It’s a little hard to imagine, but this is a novel in verse written by a married couple that is part Melville biography and pandemic memoir, with doses of Elizabeth Hardwick, Robert Lowell, “The Biographer” (of Melville) and others obsessed with him thrown in. Oh yes, and Hawthorne who was a friend of Melville’s. The narrator is working on a biography of Melville as her children are in the next room in zoom school. Her husband chimes in with funny observations and when he contracts Covid, moves into the basement. In the night when they can’t sleep, she reads to him from a letter Melville wrote to Hawthorne.
I can’t say I learned much about Melville that will stick with me, other than that he was awful to his family, he had terrible handwriting, and he spent many years working as a customs inspector later in his life. And that was fine with me, I knew this was not a book for learning about Melville. It worked as an audiobook for me, but if you like fully formed thoughts that have transitions and clear antecedents for pronouns, maybe this one is not for you. As I listened, I thought of it as stream-of-consciousness writing that reflects how one’s brain reacts to the isolation of the pandemic time.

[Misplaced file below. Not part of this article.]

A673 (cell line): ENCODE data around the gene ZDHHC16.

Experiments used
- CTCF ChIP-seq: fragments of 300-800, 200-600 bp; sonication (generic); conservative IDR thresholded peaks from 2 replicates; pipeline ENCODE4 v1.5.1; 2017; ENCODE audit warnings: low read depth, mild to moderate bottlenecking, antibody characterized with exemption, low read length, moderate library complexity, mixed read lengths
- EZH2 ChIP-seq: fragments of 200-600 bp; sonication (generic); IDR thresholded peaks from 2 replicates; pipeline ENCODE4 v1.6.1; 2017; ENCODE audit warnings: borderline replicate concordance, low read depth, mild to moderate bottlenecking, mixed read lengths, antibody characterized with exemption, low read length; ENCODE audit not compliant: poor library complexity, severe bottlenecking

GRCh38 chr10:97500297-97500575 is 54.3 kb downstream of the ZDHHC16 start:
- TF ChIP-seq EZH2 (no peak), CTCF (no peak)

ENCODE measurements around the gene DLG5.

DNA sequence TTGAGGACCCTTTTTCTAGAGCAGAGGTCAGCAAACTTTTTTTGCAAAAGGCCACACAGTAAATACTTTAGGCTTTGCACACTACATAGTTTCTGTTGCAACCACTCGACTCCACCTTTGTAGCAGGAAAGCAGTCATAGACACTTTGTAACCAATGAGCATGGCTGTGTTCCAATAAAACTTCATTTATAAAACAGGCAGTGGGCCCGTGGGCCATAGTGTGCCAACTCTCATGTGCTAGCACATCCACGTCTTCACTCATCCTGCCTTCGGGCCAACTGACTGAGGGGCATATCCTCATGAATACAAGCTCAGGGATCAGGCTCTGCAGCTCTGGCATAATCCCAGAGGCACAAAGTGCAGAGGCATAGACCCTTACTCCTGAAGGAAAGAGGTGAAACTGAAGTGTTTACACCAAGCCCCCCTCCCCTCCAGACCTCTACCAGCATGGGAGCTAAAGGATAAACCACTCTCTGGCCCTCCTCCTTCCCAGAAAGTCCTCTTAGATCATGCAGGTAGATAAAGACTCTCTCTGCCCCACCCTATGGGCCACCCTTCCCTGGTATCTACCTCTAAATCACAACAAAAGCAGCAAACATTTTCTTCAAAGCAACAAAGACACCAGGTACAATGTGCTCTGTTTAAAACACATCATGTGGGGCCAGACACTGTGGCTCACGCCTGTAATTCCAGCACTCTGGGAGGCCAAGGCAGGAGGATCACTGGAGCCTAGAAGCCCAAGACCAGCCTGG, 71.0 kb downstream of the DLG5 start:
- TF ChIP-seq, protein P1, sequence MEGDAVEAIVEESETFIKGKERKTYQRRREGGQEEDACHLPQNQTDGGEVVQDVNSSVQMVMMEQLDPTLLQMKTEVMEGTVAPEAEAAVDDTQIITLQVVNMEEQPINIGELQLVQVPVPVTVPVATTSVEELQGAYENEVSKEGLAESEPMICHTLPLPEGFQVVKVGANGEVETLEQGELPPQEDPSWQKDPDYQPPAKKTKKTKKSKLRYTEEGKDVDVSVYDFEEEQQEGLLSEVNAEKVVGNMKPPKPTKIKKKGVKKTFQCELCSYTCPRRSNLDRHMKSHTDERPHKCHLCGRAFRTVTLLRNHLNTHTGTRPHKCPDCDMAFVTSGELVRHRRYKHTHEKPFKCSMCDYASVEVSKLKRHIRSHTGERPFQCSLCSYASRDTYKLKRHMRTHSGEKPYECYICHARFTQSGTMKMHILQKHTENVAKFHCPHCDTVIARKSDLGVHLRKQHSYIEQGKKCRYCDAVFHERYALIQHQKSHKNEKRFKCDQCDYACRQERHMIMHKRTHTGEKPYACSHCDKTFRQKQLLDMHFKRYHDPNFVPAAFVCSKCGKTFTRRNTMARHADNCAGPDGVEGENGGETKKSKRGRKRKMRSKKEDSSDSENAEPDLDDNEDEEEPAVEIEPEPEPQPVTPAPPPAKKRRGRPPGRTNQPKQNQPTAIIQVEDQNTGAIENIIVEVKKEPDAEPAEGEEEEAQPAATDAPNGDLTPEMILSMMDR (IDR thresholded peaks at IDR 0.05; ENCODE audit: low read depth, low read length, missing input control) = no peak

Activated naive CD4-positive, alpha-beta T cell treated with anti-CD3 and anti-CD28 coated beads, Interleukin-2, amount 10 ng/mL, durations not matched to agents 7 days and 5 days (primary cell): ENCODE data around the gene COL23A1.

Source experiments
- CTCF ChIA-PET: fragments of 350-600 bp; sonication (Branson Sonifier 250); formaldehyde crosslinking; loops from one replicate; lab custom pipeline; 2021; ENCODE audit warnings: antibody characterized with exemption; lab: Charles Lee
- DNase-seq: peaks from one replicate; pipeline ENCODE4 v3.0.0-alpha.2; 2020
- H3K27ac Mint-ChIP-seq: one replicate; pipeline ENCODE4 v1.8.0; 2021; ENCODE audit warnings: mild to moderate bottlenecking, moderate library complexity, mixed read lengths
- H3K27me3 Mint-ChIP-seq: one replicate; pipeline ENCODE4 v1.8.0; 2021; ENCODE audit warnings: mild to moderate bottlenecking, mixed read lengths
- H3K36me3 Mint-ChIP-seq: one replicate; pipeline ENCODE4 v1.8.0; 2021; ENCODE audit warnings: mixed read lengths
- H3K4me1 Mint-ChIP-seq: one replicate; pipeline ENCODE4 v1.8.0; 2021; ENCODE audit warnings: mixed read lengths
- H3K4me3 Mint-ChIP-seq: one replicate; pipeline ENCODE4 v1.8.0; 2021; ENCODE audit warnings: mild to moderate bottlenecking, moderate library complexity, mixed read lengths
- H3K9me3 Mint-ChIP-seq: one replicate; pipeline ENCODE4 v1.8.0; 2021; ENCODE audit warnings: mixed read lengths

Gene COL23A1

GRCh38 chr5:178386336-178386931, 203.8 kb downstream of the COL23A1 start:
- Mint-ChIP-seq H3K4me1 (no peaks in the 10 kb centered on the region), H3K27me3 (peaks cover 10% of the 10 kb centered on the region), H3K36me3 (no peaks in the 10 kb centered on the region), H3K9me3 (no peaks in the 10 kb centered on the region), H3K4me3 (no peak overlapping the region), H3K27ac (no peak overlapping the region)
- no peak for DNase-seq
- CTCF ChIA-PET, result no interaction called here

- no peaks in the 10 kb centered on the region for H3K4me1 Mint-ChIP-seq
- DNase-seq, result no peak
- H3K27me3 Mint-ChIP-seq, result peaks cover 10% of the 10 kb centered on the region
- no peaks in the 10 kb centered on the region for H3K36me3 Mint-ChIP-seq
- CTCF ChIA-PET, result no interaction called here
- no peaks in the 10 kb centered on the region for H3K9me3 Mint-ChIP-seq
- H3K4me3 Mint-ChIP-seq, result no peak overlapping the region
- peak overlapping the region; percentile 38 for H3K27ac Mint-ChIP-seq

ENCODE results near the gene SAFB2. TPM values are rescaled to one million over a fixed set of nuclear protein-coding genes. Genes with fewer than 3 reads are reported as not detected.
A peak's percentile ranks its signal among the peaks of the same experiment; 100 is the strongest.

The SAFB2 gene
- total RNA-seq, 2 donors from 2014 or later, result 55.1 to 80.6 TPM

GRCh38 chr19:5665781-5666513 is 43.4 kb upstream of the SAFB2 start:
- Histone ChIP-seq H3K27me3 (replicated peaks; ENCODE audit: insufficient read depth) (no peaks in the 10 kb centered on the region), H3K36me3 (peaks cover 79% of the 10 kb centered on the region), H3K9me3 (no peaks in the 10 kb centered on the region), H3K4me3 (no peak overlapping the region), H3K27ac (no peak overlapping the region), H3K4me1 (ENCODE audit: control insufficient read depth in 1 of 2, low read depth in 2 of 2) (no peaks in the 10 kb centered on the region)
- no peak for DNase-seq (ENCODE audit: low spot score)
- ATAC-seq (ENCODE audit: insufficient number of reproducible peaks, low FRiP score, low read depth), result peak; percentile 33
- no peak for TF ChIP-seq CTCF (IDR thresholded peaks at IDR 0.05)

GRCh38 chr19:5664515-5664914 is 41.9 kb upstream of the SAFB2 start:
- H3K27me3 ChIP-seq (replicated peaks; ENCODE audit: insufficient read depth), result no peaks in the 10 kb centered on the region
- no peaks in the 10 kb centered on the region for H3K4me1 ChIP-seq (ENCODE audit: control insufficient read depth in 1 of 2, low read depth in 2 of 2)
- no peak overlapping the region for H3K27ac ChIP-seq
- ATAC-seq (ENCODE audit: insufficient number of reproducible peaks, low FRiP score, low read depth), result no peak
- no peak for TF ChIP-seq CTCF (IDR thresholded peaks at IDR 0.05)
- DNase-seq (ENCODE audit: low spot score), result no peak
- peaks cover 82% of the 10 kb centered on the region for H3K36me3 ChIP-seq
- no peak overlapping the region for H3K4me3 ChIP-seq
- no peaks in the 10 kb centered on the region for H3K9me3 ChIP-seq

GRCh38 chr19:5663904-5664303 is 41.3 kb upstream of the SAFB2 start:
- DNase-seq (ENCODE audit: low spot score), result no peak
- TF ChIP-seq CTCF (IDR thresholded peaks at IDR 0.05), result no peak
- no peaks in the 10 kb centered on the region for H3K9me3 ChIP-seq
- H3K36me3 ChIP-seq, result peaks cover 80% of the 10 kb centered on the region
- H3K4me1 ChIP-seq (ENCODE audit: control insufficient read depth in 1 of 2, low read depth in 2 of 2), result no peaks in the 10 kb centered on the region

One passage that I want to remember speaks of Thomas Travisano, brother of my friend Jim. The narrator reads from a letter that Lowell wrote to Elizabeth Bishop, “It seems unbelievable that I’ve statistically lived so much, much the largest division of my life.” Travisano edited a book of the correspondence of Bishop and Lowell and upon inquiry by the narrator of this book, responded that he too wondered if that was an error in transcription and checked to verify it.
Chris Bacheider and Jennifer Habel, Dayswork, W.W. Norton and Company, 2023, 240 pages (I listened to the audiobook).